This will easily be one of the most unpopular things I will ever write. But free loose-leaf pickup is absolutely ridiculous, and a total waste of our money.

When I mention the service — which is in place in Winston-Salem and Greensboro — to people who aren’t from around here, they have no idea what I’m talking about. They’ll look at me first with confusion, then incredulity. And I get it.

The same is true in reverse, when I explain to people in the Triad that where I grew up, there is no municipal trash or recycling collection service offered. We separated our own recycling and took it to the facility adjacent to the town dump. That’s where the trash went too, but we produced enough of it that we outsourced the drop-off role to a trash collection company, just like our neighbors did, rather than schlep our refuse to the dump.

I used to enjoy going to the dump, throwing glass bottles separated by color into a huge container and hearing the shatter, or watching old newspapers tumble down the side of the steep pile from our paper bags. But I’m not advocating for privatized trash and recycling services — those are basic needs, the latter of which the cities should really encourage and can profit from. I grew up in a small town, with about 23,000 residents, where such socialized services might not be as cost effective.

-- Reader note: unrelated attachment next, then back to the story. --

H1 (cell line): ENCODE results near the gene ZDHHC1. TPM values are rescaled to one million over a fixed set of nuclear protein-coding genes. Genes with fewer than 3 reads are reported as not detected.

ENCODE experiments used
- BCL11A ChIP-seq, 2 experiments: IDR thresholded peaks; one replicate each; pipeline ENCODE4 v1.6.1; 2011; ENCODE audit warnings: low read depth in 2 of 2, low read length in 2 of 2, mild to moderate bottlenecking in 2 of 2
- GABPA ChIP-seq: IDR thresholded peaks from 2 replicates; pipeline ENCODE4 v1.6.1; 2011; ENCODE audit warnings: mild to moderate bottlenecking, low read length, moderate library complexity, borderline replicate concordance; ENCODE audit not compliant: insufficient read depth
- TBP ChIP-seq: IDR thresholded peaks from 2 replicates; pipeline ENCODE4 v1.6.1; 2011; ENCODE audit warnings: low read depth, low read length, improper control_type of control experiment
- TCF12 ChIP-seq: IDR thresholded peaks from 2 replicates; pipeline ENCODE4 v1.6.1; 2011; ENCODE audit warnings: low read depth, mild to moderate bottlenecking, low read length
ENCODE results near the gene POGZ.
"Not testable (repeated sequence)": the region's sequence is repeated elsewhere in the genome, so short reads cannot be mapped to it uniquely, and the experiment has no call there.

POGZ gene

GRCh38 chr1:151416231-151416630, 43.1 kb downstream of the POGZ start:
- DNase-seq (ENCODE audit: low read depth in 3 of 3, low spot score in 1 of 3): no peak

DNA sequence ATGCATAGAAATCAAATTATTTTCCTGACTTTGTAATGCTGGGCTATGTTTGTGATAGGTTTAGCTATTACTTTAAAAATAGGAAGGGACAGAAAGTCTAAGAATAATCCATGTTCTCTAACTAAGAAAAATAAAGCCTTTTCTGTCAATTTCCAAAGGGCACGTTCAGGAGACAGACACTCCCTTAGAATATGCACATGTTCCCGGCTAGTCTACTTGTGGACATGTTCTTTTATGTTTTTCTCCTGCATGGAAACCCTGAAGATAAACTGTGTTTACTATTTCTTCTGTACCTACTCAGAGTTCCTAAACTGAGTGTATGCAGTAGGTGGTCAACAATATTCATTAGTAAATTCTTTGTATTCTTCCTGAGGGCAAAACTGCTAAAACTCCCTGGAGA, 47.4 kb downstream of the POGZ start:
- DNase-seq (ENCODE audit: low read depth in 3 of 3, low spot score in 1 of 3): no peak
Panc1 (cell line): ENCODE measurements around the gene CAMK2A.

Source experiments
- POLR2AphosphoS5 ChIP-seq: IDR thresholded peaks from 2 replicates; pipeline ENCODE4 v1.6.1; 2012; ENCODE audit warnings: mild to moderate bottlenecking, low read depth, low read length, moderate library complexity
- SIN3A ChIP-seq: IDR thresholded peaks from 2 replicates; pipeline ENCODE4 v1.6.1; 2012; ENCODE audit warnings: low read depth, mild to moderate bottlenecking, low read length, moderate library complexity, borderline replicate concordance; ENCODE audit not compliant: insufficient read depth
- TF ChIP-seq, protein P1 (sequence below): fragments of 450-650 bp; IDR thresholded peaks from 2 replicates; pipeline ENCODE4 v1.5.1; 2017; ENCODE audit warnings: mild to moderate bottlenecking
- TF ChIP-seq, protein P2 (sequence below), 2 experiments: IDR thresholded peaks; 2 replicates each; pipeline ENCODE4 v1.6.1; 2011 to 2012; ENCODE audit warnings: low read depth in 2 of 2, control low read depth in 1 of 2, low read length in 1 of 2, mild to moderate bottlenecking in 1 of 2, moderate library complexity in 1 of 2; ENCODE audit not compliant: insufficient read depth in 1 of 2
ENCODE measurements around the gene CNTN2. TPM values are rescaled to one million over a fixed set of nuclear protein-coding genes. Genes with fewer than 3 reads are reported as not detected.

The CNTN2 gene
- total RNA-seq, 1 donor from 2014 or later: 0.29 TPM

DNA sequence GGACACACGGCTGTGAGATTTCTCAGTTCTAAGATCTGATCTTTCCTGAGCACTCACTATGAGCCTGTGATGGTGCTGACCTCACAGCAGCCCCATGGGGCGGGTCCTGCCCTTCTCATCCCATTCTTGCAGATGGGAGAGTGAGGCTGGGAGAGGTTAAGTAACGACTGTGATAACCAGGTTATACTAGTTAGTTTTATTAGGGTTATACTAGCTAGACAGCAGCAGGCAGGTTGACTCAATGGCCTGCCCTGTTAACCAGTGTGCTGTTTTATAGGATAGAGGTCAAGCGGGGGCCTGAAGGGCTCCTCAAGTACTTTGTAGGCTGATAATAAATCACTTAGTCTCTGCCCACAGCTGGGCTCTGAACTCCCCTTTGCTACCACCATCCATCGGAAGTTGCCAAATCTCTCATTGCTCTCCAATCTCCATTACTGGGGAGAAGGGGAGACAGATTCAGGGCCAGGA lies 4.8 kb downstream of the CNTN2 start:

But the concept of free loose-leaf pickup still irks me. Sure, it’s better than if the cities forced you to bag the leaves first, just creating more work for residents and ultimately more waste. But do we really need to socialize the cost of leaf removal?

Maybe we could strike a deal, wherein once a year the city would make a pass to pick up loose leaves piled by the curb. Additional pickups could be scheduled by appointment at an additional cost, and considering the city already provides water, it might not be that complicated to tack on to a resident’s monthly bill.

You want your precious lawn free of naturally occurring leaves at all times?  Great. You can pay for it directly.

Someone could argue that the same theory could be applied to trash pick up, somehow charging residents more for requiring more frequent collections or surpassing a weight threshold. I’d be just fine with that. It’s how we pay for electricity and water, so why not incentivize decreased wasteful habits around leaf collection and garbage the same way?

It could be harder to pull off for trash, it could be argued, because such an approach might encourage littering or illegal dumping. The same can’t really be said for leaves, though — go ahead and throw them into the woods down the street from your home, and stop making the rest of us pay for it.

After all, it costs the city of Greensboro almost $900,000 a year, and the money comes out of the general fund.

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